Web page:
Experts moot next phase of new agricultural plan

Sunday June 11 2017

A farmer inspects her crop. FILE PHOTO | NMG

A farmer inspects her crop. FILE PHOTO | NMG 

By Johnson Kanamugire

Low productivity, increasing land fragmentation, limited funding both for research and skills development hamper transformation of Rwanda’s agricultural sector.
Now, the country is developing the fourth strategic plan for agriculture transformation (PSTA4) that will be implemented over the next six years even as experts urge an overhaul of policies and strategies.

Under the PSTA3 that ends in the next financial year, considerable progress was registered in crop and livestock intensification.

Reports indicate there has been inefficiency of input vis-à-vis average yield tonnage per hectare coupled with limited availability and adaptability of seeds, blamed largely on inadequate funding for research and skills development.

“Overall, the yield per hectare has not increased significantly in spite of quite significant investment in the inputs. So this is one of the areas where MINAGRI (Ministry of Agriculture) would like your brains to link the input use and per capita productivity,” said Dr Dennis Karamuzi, a consultant who documented PSTA III implementation progress.

Speaking at the knowledge seminar held in Kigali, Mr Karamuzi says the platform brought together agriculture experts to contribute to the design of PSTA4.

The review of the PSTA III implementation revealed the increasing fragmentation of land driven by the growing population, with more than 30 per cent of the farmers holding less than 0.2ha each.

Dr Xinshen Diao, a senior research fellow at International Food Policy Research Institute said most are farming marginal land on hills, hence get extremely low yields with high risks of land degradation.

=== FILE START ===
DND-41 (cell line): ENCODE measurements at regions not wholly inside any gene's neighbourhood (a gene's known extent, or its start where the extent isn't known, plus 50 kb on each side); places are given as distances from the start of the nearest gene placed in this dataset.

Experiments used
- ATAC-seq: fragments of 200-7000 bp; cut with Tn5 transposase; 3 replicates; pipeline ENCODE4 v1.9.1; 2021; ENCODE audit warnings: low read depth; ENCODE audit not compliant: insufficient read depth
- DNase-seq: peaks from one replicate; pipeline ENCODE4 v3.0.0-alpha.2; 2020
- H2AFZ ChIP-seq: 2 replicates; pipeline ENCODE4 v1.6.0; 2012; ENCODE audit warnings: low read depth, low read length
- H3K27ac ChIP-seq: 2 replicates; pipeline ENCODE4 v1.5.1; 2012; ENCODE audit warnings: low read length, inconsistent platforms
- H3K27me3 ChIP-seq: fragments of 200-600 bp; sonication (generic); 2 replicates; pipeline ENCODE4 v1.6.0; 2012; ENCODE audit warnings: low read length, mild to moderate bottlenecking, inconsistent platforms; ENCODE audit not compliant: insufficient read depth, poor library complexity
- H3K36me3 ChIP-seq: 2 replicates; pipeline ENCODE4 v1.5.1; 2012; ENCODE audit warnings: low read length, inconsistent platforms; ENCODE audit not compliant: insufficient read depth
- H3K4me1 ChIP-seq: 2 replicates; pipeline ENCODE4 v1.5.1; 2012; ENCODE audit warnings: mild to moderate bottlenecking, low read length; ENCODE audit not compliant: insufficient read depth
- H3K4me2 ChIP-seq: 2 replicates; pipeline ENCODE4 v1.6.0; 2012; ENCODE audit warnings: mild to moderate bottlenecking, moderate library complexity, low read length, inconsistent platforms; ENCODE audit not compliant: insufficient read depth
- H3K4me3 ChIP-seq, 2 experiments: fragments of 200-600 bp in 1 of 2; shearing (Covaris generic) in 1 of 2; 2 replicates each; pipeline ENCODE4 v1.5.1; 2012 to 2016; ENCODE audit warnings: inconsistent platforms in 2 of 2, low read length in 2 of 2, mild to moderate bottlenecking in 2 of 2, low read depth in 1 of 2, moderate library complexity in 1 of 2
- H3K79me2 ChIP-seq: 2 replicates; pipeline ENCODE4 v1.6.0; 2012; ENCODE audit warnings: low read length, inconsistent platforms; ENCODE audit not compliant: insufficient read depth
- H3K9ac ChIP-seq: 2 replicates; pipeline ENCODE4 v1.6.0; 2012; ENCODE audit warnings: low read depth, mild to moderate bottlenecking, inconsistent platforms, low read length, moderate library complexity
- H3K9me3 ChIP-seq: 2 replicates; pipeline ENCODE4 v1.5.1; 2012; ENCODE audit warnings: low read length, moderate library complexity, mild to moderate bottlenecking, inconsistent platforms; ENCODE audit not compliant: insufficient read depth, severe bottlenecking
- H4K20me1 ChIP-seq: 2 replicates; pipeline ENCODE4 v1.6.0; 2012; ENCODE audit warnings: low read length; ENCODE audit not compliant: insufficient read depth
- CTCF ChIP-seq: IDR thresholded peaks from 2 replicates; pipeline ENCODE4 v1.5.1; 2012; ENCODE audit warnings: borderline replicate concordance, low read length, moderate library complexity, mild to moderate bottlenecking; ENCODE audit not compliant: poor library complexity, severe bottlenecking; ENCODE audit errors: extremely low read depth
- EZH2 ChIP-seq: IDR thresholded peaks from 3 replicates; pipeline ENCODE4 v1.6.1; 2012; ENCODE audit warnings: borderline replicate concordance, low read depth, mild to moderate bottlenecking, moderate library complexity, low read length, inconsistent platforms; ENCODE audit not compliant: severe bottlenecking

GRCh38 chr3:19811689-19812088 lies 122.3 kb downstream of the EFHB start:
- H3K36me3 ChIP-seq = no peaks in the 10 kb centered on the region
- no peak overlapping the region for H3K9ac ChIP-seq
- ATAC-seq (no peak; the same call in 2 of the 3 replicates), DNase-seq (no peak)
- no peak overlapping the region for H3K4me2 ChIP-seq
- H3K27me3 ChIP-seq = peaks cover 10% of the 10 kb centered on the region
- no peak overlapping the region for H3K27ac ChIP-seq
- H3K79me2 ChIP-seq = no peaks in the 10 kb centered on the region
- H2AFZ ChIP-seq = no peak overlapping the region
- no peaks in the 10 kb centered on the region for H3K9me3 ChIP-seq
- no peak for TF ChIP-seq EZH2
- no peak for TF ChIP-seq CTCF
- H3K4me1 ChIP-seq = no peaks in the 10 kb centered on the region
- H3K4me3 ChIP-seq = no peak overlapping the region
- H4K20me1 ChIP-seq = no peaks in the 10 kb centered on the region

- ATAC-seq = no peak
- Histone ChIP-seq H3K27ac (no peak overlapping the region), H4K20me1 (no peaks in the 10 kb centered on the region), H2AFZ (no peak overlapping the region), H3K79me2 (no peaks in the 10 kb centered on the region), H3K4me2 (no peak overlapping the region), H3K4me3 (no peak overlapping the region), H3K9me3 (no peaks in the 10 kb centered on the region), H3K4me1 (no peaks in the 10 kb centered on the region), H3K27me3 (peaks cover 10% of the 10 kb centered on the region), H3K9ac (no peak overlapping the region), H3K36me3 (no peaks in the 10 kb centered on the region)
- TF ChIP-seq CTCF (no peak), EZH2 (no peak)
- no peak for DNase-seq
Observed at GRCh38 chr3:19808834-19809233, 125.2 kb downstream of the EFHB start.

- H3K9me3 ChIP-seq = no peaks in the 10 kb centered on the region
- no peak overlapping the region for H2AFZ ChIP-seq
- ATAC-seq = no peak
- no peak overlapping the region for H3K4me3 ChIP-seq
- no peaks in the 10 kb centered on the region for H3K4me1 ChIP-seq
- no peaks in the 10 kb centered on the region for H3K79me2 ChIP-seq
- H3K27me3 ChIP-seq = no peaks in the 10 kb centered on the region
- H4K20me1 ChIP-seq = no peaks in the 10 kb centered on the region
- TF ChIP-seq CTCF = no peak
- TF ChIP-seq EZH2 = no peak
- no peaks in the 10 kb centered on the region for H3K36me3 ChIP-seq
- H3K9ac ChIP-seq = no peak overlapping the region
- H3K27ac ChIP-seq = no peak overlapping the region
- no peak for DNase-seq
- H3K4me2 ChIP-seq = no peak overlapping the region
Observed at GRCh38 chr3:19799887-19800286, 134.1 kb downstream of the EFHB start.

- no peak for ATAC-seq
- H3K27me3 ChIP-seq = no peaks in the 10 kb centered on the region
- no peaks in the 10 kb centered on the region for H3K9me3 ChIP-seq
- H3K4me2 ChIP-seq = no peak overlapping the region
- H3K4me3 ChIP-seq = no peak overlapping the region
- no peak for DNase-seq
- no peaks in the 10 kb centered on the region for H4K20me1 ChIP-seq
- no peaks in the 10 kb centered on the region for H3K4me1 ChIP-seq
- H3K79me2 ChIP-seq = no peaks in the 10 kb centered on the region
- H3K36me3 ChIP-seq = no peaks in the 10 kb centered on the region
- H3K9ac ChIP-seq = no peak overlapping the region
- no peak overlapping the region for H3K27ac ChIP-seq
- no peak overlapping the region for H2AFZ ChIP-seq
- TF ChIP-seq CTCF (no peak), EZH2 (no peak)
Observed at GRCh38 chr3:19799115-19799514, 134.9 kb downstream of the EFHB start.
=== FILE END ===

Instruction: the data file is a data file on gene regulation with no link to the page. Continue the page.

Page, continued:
“Often they are poor and cannot farm their way out of poverty and malnutrition,” Dr Diao said.

Limited land

Researchers show that limited land constrains prevent many rural households from participating in high-value agricultural production.

Experts suggest policies that are customised to the different segments of the farming population if the country is to achieve market-driven agriculture.

Agriculture Ministry officials said they would like an open exchange of ideas and experiences to help in the design of a ‘robust and realistic’ strategy that responds to the issues at hand.

“We would want to get our strategies right. We will be thinking in terms of food systems and not just physical yields. We are also seeking to merge agriculture with the social protection so that we don’t leave anyone behind,” said Minister Geraldine Mukeshimana.

PSTA4 is expected to be implemented alongside the new National Agriculture Policy, putting a particular focus on a productive, green and market-led agriculture sector.

Stakeholders however challenged the government to make sure farmers are at the forefront of the design of the new strategy in such a way that they can determine what is best for them and get empowered to do so.